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King Penguin populations at risk of dying out due to climate change

Staff writers, February 28, 2018 6:48PM AP

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King Penguin populations in Antarctica are on the brink of extinction. media_cameraKing Penguin populations in Antarctica are on the brink of extinction.

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Rising temperatures caused by climate change have Antarctica’s king penguin populations on the edge of extinction*, according to a new study.

The study, published in the journal Nature Climate Change, predicted that if climate change continues as expected, 70 per cent of today’s 1.1 million king penguin breeding pairs would suddenly relocate or disappear before the end of the century.

Flightless king penguins are the second largest species of penguin, after the emperor.

King Penguins from the Possession Island in the Crozet archipelago. Global warming is on track to wipe out 70 per cent of the world's King penguins by century's end, Picture: AFP / CNRS/IPEV/CSM/Celine Le Bohec media_cameraKing Penguins from the Possession Island in the Crozet archipelago. Global warming is on track to wipe out 70 per cent of the world’s King penguins by century’s end, Picture: AFP / CNRS/IPEV/CSM/Celine Le Bohec

They breed only on particular isolated* islands – with no ice cover and easy access to the sea – in the Southern Ocean and can make round trips of more than 600km hunting for fish and krill* in the Antarctic waters, while their chicks fast* for up to a week at a time.

Video credit: Wildlife Reserves Singapore via Storyful

With warming oceans, the Antarctic polar front – a nutrient-rich area where water and krill rise up from the sea floor – is being pushed to the south.

It means the adult penguins have to travel farther away from their nests to look for food, leaving their offspring hungry for longer.

“They will need to either move somewhere else or they will just disappear,” said Emiliano Trucchi, one of the paper’s authors and an evolutionary biologist* at the University of Ferrara in Italy.

“The largest colonies* are on islands that will be too far from the source of food,” Mr Trucchi said.

A King Penguin from Possession Island walks towards the water. Picture: AFP / CNRS/IPEV/CSM/Celine Le Bohec media_cameraA King Penguin from Possession Island walks towards the water. Picture: AFP / CNRS/IPEV/CSM/Celine Le Bohec

GLOSSARY

  • extinction: dying out
  • isolated: on its own
  • krill: a small prawn-like organism of the sea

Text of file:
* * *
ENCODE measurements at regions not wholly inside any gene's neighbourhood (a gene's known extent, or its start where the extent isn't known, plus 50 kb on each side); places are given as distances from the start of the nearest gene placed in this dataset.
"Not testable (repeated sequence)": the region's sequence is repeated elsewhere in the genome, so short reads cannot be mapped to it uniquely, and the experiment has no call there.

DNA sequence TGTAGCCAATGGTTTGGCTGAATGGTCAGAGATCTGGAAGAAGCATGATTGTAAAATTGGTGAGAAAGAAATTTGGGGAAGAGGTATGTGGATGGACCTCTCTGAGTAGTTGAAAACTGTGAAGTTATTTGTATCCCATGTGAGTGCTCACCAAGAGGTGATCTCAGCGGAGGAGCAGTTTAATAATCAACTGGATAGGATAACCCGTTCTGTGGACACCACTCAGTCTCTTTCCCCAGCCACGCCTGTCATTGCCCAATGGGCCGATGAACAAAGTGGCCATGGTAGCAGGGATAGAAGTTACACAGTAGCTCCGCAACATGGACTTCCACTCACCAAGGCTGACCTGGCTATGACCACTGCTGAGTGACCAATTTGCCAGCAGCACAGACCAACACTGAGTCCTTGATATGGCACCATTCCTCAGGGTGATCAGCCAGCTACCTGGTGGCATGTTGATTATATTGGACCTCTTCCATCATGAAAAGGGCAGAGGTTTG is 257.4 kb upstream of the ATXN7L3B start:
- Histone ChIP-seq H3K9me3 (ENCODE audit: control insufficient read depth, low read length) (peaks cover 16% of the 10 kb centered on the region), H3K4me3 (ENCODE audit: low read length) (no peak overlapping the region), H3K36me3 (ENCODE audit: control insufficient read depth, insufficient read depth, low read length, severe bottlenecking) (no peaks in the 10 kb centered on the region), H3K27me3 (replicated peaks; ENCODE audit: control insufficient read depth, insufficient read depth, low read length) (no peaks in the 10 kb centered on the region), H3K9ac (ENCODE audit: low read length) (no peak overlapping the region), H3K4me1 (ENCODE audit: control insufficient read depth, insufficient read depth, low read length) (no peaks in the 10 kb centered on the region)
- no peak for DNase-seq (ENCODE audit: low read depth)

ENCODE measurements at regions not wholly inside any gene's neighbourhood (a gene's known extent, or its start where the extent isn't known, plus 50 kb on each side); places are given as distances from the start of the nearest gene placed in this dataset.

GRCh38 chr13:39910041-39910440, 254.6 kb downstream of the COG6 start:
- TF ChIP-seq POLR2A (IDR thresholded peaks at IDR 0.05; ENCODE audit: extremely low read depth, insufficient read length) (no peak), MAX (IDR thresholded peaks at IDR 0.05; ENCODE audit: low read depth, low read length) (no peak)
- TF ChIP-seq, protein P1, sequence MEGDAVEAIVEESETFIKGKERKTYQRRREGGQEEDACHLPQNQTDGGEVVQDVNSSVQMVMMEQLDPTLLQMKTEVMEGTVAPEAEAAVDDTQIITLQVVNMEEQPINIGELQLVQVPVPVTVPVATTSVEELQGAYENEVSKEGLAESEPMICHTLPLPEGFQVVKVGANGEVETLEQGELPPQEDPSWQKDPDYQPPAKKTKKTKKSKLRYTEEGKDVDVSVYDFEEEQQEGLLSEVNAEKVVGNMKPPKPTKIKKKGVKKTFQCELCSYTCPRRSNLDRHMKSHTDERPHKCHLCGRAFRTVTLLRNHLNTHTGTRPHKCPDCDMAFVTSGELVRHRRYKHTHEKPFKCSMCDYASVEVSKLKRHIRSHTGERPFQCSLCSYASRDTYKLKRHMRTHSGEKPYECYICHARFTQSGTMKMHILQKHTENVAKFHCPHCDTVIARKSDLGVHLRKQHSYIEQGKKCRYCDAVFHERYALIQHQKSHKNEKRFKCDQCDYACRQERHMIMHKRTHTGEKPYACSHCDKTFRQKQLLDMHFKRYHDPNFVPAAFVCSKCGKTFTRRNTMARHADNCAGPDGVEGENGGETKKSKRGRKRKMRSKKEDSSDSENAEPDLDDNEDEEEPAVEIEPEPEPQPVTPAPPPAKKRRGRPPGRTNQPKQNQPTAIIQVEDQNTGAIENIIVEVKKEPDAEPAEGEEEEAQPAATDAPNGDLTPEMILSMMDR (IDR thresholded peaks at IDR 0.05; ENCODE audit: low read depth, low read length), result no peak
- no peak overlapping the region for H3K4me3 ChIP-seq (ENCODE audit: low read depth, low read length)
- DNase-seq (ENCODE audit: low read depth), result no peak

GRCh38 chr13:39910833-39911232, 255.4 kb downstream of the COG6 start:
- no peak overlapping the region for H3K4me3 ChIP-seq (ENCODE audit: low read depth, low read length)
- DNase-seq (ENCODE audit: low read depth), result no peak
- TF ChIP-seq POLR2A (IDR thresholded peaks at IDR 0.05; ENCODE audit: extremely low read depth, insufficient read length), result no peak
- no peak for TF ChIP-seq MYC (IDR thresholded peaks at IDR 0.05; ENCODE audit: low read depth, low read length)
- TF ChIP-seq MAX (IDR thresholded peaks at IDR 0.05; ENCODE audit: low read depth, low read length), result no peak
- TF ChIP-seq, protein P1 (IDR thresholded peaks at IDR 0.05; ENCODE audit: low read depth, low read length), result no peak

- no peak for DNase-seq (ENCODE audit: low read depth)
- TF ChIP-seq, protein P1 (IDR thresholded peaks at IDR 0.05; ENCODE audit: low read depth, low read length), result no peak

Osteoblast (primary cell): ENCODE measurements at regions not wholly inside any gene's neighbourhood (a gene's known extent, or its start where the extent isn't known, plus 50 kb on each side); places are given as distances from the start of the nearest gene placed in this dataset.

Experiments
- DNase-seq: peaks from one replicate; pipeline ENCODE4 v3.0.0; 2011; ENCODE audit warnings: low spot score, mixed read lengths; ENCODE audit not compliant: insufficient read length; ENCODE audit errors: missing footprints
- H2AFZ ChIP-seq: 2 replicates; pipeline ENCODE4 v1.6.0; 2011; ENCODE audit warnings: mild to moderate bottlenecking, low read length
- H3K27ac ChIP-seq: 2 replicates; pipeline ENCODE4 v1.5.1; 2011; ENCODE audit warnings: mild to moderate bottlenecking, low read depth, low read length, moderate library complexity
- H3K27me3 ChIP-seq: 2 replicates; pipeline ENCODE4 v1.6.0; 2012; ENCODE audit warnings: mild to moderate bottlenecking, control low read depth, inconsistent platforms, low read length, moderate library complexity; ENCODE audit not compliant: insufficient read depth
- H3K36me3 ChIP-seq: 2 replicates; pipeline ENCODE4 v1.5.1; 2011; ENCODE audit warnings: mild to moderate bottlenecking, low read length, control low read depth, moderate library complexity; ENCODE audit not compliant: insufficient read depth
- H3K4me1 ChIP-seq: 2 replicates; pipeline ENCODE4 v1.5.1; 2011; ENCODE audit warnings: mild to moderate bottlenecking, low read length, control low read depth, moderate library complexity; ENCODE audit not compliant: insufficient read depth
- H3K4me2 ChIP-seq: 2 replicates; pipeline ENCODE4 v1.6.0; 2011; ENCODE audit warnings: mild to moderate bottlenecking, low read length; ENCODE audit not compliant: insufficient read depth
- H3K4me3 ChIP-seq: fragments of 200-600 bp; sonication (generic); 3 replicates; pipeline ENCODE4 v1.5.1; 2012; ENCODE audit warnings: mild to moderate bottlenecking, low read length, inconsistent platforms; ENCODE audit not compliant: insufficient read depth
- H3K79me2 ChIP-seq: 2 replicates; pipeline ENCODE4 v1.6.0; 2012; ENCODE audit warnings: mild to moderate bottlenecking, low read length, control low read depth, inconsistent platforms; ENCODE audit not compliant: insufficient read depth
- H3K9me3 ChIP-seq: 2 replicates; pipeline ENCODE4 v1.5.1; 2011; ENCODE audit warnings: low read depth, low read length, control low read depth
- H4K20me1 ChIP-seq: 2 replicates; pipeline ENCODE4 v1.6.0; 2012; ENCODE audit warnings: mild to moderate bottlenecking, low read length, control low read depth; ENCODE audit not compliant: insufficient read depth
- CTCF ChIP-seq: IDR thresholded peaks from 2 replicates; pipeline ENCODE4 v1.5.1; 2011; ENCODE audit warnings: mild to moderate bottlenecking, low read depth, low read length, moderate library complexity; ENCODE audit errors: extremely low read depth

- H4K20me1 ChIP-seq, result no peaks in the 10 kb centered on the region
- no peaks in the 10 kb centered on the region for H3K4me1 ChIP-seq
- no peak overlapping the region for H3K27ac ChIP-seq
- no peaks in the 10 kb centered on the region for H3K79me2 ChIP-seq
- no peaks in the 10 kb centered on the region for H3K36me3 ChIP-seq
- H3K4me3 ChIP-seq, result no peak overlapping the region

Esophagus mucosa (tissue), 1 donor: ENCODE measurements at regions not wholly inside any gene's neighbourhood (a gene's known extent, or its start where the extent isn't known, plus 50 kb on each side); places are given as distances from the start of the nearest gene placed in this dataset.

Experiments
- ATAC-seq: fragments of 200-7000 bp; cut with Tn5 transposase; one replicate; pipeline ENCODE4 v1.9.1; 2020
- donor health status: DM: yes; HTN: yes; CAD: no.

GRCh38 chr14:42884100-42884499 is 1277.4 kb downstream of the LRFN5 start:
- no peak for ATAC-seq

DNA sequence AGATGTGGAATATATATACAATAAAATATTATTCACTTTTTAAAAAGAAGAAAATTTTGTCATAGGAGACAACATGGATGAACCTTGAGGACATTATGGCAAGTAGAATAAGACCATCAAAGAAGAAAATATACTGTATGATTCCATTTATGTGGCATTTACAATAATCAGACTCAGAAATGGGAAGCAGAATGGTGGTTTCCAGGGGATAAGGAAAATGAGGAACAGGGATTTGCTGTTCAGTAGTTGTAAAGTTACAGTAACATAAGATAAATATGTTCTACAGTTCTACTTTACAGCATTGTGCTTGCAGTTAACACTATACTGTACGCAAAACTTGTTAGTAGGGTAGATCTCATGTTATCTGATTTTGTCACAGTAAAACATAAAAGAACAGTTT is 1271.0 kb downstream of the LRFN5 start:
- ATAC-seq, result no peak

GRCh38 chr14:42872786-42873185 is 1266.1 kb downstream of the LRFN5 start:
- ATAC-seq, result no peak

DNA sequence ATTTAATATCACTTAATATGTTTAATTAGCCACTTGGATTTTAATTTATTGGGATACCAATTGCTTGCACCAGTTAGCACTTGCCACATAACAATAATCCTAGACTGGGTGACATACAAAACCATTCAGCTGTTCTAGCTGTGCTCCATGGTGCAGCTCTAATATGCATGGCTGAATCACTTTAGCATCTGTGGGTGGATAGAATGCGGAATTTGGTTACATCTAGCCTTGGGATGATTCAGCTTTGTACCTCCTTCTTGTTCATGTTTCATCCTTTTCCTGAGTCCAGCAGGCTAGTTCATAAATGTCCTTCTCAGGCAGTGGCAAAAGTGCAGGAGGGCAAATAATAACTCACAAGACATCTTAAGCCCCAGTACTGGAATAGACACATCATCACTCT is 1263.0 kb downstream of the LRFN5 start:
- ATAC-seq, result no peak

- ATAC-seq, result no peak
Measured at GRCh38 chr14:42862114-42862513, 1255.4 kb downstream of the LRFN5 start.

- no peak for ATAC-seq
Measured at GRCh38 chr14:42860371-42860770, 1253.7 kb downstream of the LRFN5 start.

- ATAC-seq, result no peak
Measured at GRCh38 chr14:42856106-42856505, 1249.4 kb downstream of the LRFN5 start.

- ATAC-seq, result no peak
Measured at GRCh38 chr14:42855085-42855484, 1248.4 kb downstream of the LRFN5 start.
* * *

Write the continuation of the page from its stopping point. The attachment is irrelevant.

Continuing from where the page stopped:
• fast: to not eat any food
  • evolutionary biologist: a scientist who studies evolution patterns
  • colonies: a group of people or animals that move to live in one spot

LISTEN TO TODAY’S STORY

CLASSROOM ACTIVITIES
1. Write a sentence explaining what ‘extinction’ means
List the problems that might cause the Antarctica’s king penguins to become extinct.

Time: Allow 15 minutes

Extension
You have read in the story that rising sea temperatures are a sign of climate change. Scientists have observed at least 10 other signs that tell us that climate change is happening. Do you know what the other signs of climate change are? Find out and use the information to create a report, with pictures, that explains what they are.

Time: Allow 60 minutes
Curriculum Links: Science

2. Climate change
What are some things that we can do to help slow down climate change? List things that you can do about climate change in your home and school.

Time: Allow 20 minutes
Curriculum Links: Geography, Science

Extension
Bullockornis planei is an extinct Australian bird. It is also known as the Demon Duck of Doom! Find out about this amazing creature and use the information that you have found to create a poster showing the important information about it. (Don’t forget to include why you think people call it the Demon Duck of Doom ).

Time: Allow 60 minutes
Curriculum Links: Science

VCOP ACTIVITY
After reading the article, with a partner, highlight as many wow words or ambitious pieces of vocabulary that you can find in yellow. Discuss the meanings of these words and see if you can use them orally in another sentence.

IN ONE SENTENCE, TELL US WHAT YOU LIKE ABOUT TODAY’S STORY
Please do not use one-word answers. Explain what you enjoyed or found interesting in today’s article. Use lots of adjectives.

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